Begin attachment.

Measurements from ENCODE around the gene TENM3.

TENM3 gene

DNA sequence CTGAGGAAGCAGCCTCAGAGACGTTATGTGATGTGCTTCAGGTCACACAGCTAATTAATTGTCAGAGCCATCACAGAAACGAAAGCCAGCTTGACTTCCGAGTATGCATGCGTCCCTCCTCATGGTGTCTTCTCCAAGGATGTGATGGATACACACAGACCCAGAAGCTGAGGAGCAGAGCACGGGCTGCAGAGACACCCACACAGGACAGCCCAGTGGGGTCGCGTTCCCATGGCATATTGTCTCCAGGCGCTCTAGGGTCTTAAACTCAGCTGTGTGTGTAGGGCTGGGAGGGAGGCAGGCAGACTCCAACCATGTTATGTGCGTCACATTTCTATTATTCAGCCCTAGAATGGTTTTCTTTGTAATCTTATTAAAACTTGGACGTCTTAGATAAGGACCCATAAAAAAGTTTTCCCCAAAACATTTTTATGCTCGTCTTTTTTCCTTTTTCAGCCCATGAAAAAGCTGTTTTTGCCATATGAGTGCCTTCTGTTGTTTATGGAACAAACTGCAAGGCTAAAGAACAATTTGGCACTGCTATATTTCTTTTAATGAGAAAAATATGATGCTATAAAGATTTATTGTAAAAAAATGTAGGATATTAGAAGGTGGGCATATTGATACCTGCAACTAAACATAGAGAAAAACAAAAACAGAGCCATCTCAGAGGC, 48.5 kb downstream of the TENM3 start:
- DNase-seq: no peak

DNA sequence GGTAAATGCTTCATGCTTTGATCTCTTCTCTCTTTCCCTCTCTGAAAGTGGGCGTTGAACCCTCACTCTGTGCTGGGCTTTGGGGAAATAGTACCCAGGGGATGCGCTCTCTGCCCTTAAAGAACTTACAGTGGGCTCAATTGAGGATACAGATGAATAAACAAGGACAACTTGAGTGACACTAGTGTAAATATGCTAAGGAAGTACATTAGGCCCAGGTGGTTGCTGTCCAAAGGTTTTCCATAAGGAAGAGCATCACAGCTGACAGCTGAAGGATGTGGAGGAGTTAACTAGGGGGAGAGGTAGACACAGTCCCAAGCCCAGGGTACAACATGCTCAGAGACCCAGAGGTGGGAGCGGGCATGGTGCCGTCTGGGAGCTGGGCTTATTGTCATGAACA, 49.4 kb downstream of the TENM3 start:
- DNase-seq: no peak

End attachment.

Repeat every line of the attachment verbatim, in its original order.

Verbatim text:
Measurements from ENCODE around the gene TENM3.

TENM3 gene

DNA sequence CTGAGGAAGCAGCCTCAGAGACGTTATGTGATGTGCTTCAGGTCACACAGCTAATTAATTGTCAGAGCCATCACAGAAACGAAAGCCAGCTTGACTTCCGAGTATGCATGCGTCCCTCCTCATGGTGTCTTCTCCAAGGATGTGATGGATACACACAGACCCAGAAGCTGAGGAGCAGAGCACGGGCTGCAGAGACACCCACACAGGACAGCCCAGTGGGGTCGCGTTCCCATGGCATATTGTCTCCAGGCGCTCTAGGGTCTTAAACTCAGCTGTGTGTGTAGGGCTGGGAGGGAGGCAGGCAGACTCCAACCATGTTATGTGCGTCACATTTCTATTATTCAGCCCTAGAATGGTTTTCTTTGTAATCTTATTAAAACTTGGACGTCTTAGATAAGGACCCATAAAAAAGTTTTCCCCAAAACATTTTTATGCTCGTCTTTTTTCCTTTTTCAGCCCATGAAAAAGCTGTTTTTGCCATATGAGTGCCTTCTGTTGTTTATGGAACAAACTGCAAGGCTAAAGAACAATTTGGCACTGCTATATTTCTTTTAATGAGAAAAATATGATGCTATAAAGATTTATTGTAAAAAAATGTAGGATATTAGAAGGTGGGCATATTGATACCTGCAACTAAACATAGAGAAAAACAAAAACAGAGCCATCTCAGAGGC, 48.5 kb downstream of the TENM3 start:
- DNase-seq: no peak

DNA sequence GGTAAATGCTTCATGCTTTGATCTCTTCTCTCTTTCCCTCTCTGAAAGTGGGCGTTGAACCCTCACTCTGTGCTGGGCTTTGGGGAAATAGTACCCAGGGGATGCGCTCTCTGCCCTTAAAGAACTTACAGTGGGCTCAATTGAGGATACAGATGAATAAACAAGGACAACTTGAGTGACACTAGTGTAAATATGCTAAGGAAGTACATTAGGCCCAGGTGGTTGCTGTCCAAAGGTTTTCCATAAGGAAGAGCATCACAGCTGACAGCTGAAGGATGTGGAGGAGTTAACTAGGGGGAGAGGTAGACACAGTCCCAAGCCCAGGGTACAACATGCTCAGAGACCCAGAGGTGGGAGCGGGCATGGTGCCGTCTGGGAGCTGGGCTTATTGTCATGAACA, 49.4 kb downstream of the TENM3 start:
- DNase-seq: no peak